1. ## Geometric Series Question

Given that the sum to infinity of a G.P. is denoted by S.

Show that if a > 0, then S > 4ar except for one value of r.

2. ## Re: Geometric Series Question

Hello, moonchildvulcan!

$\displaystyle \text{Given that the sum to infinity of a G.P. is denoted by }S.$

$\displaystyle \text{Show that if }a > 0,\,\text{ then }S > 4ar\,\text{ except for one value of }r.$

The sum of an infinite G.P. is:.$\displaystyle \frac{a}{1-r},\,\text{ for }|r| < 1.$

If $\displaystyle S$ is equal to $\displaystyle 4ar$, we have: .$\displaystyle \frac{a}{1-r} \:=\:4ar$

. . $\displaystyle \frac{1}{1-r} \:=\:4r \quad\Rightarrow\quad 1 \:=\:4r-4r^2 \quad\Rightarrow\quad 4r^2 - 4r + 1 \:=\:0$

. . $\displaystyle (2r-1)^2\:=\:0 \quad\Rightarrow\quad 2r-1 \:=\:0 \quad\Rightarrow\quad \boxed{r \:=\:\tfrac{1}{2}}$

3. ## Re: Geometric Series Question

If you start with $\displaystyle a(2r-1)^2\ge 0$ you can arrive at your conclusion.

4. ## Re: Geometric Series Question

Thanks for that. I still cannot see why S > 4ar in the first place. The rest that follows, I managed to achieve.

5. ## Re: Geometric Series Question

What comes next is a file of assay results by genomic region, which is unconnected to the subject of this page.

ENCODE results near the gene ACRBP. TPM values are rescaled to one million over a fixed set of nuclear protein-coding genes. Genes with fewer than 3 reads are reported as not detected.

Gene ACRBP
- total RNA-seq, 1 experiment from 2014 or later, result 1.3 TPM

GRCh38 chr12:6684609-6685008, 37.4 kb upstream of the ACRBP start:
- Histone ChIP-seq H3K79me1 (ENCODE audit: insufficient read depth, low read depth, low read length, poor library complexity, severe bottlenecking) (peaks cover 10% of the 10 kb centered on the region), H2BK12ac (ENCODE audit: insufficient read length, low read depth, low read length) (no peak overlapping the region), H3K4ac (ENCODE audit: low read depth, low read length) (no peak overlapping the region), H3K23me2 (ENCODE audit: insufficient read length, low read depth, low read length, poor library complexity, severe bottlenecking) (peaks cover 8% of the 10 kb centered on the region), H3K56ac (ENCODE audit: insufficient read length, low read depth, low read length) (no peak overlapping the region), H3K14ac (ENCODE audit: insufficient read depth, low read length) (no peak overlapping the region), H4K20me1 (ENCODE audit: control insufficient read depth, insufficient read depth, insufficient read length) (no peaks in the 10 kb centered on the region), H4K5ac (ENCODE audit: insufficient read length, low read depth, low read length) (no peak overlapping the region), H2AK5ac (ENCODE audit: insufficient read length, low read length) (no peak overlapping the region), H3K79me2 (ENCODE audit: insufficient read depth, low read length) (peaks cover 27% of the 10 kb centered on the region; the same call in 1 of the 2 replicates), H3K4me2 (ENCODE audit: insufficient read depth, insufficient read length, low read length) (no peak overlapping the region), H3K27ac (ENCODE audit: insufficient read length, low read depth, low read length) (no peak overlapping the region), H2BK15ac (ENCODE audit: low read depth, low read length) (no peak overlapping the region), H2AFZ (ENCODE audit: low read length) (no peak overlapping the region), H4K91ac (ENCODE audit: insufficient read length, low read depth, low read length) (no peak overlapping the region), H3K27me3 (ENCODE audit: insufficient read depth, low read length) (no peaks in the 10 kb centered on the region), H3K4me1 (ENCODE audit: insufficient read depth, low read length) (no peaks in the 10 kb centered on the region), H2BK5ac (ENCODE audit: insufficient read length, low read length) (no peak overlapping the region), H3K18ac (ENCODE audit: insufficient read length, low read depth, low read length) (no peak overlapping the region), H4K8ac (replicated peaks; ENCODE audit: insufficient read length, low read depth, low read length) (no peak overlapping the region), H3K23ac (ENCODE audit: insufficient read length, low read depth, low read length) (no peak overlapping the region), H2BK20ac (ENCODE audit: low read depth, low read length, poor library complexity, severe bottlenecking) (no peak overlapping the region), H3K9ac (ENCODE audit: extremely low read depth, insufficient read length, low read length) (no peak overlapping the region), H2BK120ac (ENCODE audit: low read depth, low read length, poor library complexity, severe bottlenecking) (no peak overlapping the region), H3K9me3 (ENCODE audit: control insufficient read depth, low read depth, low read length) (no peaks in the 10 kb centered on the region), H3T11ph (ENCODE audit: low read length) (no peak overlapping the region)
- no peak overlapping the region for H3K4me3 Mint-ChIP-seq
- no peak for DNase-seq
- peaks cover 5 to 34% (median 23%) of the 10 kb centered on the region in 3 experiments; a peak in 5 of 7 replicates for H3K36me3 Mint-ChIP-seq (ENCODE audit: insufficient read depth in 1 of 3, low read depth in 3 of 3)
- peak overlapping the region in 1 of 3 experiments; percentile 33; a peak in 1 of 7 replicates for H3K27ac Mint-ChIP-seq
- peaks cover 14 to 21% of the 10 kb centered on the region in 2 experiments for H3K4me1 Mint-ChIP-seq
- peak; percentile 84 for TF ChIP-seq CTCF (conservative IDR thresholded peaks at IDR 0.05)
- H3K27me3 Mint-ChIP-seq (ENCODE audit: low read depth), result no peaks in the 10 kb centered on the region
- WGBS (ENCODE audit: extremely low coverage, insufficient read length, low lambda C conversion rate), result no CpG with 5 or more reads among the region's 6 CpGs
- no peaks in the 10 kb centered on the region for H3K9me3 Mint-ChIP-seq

Originally Posted by a tutor
If you start with $\displaystyle a(2r-1)^2\ge 0$ you can arrive at your conclusion.
Sorry but why would you start with this? On what basis? It's establishing why S > 4ar in the first place that is bugging me. I am happy with solving the inequality that follows to show that r = 1/2 is the exception.

6. ## Re: Geometric Series Question

I started by assuming the conclusion to see where it lead.

$\displaystyle \frac{a}{1-r}>4ar$

$\displaystyle \Rightarrow a>4ar-4ar^2$

$\displaystyle \Rightarrow a(4r^2-4r+1)>0$

$\displaystyle \Rightarrow a(2r-1)^2>0$

but this works in reverse too so starting with $\displaystyle a(2r-1)^2 > 0$ if $\displaystyle r \ne \frac{1}{2}$ you get the result you want.